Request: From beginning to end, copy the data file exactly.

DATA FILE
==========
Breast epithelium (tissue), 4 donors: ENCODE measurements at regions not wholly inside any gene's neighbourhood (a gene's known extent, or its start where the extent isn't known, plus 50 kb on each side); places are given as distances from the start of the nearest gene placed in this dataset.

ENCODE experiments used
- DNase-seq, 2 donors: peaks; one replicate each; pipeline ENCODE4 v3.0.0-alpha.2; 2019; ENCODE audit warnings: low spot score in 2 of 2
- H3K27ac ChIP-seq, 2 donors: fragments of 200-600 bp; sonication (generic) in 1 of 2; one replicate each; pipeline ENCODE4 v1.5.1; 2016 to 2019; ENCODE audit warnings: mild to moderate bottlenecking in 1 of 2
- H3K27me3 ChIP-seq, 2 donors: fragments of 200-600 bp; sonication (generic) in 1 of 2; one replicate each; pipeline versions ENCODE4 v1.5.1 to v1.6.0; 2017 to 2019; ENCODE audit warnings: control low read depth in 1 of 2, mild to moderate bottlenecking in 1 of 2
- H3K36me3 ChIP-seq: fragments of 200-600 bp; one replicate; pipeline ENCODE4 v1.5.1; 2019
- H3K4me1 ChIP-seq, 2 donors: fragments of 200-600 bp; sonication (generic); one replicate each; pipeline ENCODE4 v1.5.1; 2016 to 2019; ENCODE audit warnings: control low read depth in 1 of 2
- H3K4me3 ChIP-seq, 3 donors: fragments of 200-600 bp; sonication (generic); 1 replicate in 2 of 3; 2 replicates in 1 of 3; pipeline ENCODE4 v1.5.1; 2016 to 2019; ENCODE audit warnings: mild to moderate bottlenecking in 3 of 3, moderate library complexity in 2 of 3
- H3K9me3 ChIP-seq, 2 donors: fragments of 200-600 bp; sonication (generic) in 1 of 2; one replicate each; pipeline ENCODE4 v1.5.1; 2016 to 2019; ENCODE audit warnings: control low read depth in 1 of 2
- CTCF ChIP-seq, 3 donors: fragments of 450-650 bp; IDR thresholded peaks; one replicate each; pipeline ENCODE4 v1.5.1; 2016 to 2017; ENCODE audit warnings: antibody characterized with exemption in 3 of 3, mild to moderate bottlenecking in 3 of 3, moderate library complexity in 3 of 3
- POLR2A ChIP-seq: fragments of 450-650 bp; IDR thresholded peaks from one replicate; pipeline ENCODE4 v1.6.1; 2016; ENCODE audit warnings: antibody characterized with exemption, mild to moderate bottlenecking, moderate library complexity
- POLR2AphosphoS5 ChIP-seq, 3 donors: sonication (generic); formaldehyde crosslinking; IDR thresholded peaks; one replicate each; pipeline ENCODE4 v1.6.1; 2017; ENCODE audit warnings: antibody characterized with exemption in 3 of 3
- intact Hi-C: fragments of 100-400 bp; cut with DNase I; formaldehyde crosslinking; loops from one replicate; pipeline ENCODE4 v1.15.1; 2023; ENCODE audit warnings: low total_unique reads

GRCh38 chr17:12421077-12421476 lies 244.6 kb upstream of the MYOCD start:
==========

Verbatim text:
Breast epithelium (tissue), 4 donors: ENCODE measurements at regions not wholly inside any gene's neighbourhood (a gene's known extent, or its start where the extent isn't known, plus 50 kb on each side); places are given as distances from the start of the nearest gene placed in this dataset.

ENCODE experiments used
- DNase-seq, 2 donors: peaks; one replicate each; pipeline ENCODE4 v3.0.0-alpha.2; 2019; ENCODE audit warnings: low spot score in 2 of 2
- H3K27ac ChIP-seq, 2 donors: fragments of 200-600 bp; sonication (generic) in 1 of 2; one replicate each; pipeline ENCODE4 v1.5.1; 2016 to 2019; ENCODE audit warnings: mild to moderate bottlenecking in 1 of 2
- H3K27me3 ChIP-seq, 2 donors: fragments of 200-600 bp; sonication (generic) in 1 of 2; one replicate each; pipeline versions ENCODE4 v1.5.1 to v1.6.0; 2017 to 2019; ENCODE audit warnings: control low read depth in 1 of 2, mild to moderate bottlenecking in 1 of 2
- H3K36me3 ChIP-seq: fragments of 200-600 bp; one replicate; pipeline ENCODE4 v1.5.1; 2019
- H3K4me1 ChIP-seq, 2 donors: fragments of 200-600 bp; sonication (generic); one replicate each; pipeline ENCODE4 v1.5.1; 2016 to 2019; ENCODE audit warnings: control low read depth in 1 of 2
- H3K4me3 ChIP-seq, 3 donors: fragments of 200-600 bp; sonication (generic); 1 replicate in 2 of 3; 2 replicates in 1 of 3; pipeline ENCODE4 v1.5.1; 2016 to 2019; ENCODE audit warnings: mild to moderate bottlenecking in 3 of 3, moderate library complexity in 2 of 3
- H3K9me3 ChIP-seq, 2 donors: fragments of 200-600 bp; sonication (generic) in 1 of 2; one replicate each; pipeline ENCODE4 v1.5.1; 2016 to 2019; ENCODE audit warnings: control low read depth in 1 of 2
- CTCF ChIP-seq, 3 donors: fragments of 450-650 bp; IDR thresholded peaks; one replicate each; pipeline ENCODE4 v1.5.1; 2016 to 2017; ENCODE audit warnings: antibody characterized with exemption in 3 of 3, mild to moderate bottlenecking in 3 of 3, moderate library complexity in 3 of 3
- POLR2A ChIP-seq: fragments of 450-650 bp; IDR thresholded peaks from one replicate; pipeline ENCODE4 v1.6.1; 2016; ENCODE audit warnings: antibody characterized with exemption, mild to moderate bottlenecking, moderate library complexity
- POLR2AphosphoS5 ChIP-seq, 3 donors: sonication (generic); formaldehyde crosslinking; IDR thresholded peaks; one replicate each; pipeline ENCODE4 v1.6.1; 2017; ENCODE audit warnings: antibody characterized with exemption in 3 of 3
- intact Hi-C: fragments of 100-400 bp; cut with DNase I; formaldehyde crosslinking; loops from one replicate; pipeline ENCODE4 v1.15.1; 2023; ENCODE audit warnings: low total_unique reads

GRCh38 chr17:12421077-12421476 lies 244.6 kb upstream of the MYOCD start: